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4 Ways to Pay Back Taxes

Ways to Pay Back Taxes if you live in the US…

It’s tax season, and you owe the IRS more than you can afford. Don’t panic – you’re not alone. In 2009, an IRS spokesperson estimated that 8.2 million Americans owed over $83 billion in back taxes, penalties and interest. Falling behind on your taxes is a common mistake, and the government has created programs to help you get back on track. If you need pay back outstanding taxes, here are four ways you can do it:

  1. File a Short-term Extension

If you owe the IRS, you might be able to get an extra 120 days to pay off your debt. Filing a short-term extension is a good option for those who can’t pay their taxes on the given due date—but expect to have the cash soon. There is no extra fee to file an extension, but you will accrue interest on your outstanding tax payment. To ask for an extension, begin with a call to the IRS at 1-800-829-1040 to discuss your cash flow situation. The agent will advise you to file Form 4868 to submit via mail. There’s no penalty to pay back your taxes via an extension, because by filing the form you are agreeing to pay them in full. Remember to always file your taxes on time regardless of your financial situation, as the failure-to-file penalty is much heftier than the failure-to-pay.

  1. Ask for an Abatement of Penalties

If it’s your first time failing to pay your taxes in full, the IRS might grant you a waiver. The first-time penalty abatement (FTA) grants relief to taxpayers from failure-to-file, failure-to-pay, and failure-to-deposit penalties if certain criteria are met. Everyone’s entitled to one mistake, but you’ll need a clean compliance history to point to. You’ll also need to supply a reasonable cause for why you were unable to pay your taxes on time. The circumstance must be something that was out of your control, such as unavoidable absence, serious illness, or death. You can request an FTA by mail or phone. If you call over the phone, the IRS agent should be able to pull up your account, determine if the FTA criteria are met, and apply the waiver if eligible. Call wait times can be pretty lengthy, which makes mailing an FTA a favorable option. Be sure to include your reason in your letter, as well as all other relevant information (identification number, tax year/period, tax form, penalty type and amount, etc.)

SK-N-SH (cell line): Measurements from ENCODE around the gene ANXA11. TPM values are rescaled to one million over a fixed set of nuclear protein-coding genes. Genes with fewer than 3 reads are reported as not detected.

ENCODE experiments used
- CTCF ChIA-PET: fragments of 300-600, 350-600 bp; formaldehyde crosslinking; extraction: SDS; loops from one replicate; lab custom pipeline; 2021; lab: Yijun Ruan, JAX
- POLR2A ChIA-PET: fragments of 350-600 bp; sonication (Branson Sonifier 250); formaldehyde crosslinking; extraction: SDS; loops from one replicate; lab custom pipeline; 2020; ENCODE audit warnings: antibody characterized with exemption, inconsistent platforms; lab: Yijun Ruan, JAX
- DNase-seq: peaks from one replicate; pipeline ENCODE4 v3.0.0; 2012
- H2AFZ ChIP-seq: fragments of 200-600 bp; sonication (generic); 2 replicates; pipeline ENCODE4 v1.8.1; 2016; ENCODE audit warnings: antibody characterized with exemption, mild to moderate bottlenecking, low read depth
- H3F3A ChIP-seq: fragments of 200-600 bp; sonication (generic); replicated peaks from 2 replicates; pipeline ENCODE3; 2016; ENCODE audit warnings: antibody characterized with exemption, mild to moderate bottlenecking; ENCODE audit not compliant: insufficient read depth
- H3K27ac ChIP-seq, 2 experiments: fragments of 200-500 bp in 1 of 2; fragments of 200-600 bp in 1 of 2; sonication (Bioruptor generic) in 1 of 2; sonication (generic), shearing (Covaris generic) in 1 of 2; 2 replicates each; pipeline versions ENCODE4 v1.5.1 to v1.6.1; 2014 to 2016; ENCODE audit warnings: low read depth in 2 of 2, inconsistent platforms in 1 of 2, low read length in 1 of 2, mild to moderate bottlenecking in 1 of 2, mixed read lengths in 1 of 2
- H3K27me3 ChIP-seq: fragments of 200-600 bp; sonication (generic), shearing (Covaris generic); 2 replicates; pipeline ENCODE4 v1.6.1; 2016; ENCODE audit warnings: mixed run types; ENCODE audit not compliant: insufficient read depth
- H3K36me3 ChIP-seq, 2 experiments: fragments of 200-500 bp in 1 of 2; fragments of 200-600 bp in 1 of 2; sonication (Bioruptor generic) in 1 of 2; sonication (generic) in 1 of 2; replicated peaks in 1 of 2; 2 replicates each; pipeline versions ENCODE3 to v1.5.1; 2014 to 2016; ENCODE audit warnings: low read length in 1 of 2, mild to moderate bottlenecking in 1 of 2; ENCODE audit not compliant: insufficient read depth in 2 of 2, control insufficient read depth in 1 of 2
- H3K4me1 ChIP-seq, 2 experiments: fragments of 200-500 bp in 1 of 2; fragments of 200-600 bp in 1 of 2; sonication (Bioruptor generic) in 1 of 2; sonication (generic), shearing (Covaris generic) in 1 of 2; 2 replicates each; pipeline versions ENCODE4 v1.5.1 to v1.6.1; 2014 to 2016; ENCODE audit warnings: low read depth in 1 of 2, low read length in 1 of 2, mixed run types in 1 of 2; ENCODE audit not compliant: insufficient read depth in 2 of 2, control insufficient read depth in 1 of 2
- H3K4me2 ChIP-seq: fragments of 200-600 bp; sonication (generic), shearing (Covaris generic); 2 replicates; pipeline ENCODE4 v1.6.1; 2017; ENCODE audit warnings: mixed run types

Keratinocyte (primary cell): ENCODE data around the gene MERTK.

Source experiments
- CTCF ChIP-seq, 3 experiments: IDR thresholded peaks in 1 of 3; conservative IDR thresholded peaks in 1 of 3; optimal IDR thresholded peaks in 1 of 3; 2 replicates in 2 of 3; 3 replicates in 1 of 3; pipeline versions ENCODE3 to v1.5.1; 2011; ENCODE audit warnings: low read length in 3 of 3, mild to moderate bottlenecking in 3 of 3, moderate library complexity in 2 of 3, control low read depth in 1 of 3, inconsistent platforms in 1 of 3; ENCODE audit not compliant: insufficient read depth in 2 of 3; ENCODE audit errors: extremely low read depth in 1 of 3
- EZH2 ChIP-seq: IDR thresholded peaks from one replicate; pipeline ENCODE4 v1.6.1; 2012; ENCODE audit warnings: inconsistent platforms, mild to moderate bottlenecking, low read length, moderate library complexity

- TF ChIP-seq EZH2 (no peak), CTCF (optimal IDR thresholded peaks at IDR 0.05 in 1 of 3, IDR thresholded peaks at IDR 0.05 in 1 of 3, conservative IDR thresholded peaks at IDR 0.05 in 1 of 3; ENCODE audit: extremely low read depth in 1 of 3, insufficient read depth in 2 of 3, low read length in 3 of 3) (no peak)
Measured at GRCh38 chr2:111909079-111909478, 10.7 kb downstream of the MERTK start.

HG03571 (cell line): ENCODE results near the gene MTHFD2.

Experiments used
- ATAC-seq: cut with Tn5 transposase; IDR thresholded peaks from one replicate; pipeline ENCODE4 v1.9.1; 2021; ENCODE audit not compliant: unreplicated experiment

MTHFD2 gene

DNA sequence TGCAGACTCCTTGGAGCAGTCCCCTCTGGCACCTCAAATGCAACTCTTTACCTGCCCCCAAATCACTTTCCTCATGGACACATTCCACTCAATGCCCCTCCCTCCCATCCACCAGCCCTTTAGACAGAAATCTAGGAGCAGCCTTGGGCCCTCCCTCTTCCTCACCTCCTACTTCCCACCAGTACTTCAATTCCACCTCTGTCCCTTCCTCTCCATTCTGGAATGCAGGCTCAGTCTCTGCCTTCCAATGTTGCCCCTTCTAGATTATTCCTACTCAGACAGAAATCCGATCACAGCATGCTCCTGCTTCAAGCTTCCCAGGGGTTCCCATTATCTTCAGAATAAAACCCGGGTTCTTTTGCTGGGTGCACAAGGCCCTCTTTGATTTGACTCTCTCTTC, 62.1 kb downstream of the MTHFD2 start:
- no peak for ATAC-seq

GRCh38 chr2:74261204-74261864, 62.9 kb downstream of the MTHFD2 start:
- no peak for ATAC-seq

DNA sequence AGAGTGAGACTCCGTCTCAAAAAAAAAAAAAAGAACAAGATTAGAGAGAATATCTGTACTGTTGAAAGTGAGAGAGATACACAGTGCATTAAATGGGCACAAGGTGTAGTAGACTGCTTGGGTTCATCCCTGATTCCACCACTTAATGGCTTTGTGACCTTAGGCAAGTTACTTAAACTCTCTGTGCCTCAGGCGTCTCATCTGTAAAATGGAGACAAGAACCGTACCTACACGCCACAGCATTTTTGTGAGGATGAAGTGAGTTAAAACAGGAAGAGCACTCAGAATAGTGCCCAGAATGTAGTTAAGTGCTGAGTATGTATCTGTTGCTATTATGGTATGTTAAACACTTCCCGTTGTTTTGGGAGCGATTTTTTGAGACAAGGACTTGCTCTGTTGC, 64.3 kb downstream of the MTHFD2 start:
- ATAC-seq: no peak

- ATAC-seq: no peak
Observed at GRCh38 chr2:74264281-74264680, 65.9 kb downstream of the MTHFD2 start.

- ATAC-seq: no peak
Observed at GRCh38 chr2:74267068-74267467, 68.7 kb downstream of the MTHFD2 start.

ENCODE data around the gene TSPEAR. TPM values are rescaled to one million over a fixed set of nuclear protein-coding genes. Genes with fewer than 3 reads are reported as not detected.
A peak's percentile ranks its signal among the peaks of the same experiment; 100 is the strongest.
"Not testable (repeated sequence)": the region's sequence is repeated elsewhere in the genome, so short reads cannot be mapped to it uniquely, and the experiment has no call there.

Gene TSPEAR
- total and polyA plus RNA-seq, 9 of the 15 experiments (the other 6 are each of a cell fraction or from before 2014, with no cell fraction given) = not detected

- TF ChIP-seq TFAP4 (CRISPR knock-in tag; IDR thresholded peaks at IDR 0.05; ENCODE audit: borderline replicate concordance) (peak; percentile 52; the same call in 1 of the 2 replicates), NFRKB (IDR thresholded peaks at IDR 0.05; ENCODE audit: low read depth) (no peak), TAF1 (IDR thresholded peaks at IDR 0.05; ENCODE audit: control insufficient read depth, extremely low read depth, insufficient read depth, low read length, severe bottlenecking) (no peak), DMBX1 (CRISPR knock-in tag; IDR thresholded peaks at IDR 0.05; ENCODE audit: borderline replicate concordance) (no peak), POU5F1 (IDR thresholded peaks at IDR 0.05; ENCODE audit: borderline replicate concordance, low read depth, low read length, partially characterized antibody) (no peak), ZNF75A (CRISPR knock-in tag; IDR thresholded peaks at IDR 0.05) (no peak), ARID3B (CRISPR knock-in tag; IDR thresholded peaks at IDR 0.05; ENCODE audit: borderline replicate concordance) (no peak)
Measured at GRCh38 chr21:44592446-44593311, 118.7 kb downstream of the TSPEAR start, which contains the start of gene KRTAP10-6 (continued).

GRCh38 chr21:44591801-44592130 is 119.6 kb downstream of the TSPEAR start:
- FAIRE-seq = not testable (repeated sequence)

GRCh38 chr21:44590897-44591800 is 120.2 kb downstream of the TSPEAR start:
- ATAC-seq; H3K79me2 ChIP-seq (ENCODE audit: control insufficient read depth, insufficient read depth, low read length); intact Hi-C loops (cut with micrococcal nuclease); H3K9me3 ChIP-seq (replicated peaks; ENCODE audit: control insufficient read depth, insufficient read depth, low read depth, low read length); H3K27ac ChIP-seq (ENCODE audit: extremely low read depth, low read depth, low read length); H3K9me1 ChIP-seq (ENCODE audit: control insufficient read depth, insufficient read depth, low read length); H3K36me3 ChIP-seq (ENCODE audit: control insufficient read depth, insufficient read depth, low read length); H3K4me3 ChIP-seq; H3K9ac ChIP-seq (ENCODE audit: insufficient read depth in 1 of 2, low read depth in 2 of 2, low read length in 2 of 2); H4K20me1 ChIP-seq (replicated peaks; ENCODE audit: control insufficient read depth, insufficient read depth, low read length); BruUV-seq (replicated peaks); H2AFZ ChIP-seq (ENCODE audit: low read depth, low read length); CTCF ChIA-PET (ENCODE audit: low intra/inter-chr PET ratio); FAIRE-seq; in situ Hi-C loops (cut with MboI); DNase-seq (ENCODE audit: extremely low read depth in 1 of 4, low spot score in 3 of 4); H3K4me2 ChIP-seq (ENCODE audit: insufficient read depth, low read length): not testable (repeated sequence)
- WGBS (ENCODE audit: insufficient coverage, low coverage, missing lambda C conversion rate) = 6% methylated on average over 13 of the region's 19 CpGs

1. Request an Installment Agreement

Taxpayers who owe $50,000 and need more time to pay can request a short-term installment plan from the IRS. When you enter into an installment agreement, you are required to pay your liabilities (including penalties and interest) until they are paid in full on the monthly due date. To request installments on your back taxes, you or your tax practitioner will need to file Form 433D and fill in the required information. You must pay a user fee to set up the installment agreement, which will be deducted from your first payment. Keep in mind that if you default, you’ll have to pay a reinstatement fee if the IRS agrees to reinstate your plan.

  1. Negotiate Your Settlement

If you owe a significant amount of back taxes, you can consider negotiating your settlement with an Offer in Compromise. This offer is best for those who never expect to be able to pay their outstanding debt in full. Before the IRS will agree to settle for less, they’ll need to make sure you’re qualified and current with all payment and filing requirements. Step-by-step instructions are included in Form 656-B, and to apply will require a $186 application fee. If you meet the Low Income Certification guidelines, you do not have to send the application fee or the initial payment, and you will not need to make monthly instalments during the evaluation of your offer. When considering you’re offer, the IRS will examine your income, expenses, asset equity and ability to pay. If your offer is accepted, your initial payment will vary based on your chosen option. You can either make periodic payments until the balance is settled, or submit 20% of your balance in lump sum cash along with your application. Any remaining balance due on the offer is paid in five or fewer payments.

Content provided to TheEmployable and specific to the US


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